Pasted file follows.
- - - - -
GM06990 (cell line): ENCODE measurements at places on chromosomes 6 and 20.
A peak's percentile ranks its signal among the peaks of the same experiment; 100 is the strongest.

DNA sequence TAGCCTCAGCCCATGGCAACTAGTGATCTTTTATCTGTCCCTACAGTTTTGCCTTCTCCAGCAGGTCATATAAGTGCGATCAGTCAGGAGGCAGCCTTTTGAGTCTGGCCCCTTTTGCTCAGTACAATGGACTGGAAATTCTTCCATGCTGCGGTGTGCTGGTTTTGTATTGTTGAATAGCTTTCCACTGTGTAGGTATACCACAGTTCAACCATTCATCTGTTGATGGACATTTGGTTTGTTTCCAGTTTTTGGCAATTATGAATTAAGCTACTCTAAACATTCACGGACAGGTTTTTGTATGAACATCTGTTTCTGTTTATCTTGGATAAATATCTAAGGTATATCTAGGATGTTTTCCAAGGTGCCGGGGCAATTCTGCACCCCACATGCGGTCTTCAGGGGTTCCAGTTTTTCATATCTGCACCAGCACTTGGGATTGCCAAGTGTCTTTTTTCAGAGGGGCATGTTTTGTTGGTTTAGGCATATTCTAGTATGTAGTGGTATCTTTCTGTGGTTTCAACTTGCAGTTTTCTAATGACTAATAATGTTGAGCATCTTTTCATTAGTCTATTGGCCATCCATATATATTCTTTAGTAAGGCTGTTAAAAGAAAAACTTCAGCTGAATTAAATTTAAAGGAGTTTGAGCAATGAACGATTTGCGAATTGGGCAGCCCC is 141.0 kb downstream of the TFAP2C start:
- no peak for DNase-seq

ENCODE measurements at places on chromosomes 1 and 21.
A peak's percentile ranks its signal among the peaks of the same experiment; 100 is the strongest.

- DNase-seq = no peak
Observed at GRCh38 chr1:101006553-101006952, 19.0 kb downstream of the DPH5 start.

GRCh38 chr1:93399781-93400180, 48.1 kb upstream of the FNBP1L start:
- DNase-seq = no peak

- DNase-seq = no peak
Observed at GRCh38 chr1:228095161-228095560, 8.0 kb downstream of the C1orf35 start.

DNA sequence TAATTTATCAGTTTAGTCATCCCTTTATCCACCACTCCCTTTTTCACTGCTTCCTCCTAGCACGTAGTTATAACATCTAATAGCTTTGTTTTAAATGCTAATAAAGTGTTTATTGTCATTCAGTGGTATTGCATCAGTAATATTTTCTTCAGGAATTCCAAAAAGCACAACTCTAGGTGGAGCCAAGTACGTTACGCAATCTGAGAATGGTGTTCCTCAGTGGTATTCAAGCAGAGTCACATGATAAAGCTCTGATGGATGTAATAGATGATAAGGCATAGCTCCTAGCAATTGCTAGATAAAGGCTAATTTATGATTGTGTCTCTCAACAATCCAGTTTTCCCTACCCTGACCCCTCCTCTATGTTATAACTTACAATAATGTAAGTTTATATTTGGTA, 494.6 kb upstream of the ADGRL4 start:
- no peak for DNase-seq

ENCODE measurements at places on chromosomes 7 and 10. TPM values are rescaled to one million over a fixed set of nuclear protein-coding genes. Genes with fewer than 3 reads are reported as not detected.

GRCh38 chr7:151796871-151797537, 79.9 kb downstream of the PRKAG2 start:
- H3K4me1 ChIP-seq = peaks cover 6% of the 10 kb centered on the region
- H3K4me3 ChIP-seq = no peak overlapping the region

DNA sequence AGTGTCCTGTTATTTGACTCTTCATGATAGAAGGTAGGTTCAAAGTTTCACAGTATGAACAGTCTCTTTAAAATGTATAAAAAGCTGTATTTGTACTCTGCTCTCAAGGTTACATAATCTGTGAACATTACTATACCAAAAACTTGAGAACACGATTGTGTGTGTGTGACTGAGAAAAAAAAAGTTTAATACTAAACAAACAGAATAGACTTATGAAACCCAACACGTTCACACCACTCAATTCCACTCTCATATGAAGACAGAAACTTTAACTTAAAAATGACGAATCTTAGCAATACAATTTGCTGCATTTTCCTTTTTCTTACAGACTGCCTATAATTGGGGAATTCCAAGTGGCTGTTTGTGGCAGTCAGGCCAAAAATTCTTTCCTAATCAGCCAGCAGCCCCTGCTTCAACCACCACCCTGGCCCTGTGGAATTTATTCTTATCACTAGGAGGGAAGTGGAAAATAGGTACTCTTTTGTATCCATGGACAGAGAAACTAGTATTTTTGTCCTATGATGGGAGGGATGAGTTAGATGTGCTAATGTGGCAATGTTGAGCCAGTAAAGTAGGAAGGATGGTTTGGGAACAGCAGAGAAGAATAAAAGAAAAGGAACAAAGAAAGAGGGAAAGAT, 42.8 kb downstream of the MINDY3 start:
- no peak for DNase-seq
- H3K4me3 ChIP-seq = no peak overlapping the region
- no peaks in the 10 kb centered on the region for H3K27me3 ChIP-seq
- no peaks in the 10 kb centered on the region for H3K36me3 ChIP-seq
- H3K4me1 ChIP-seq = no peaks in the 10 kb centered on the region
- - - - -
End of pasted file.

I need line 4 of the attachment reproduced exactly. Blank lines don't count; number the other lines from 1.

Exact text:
- no peak for DNase-seq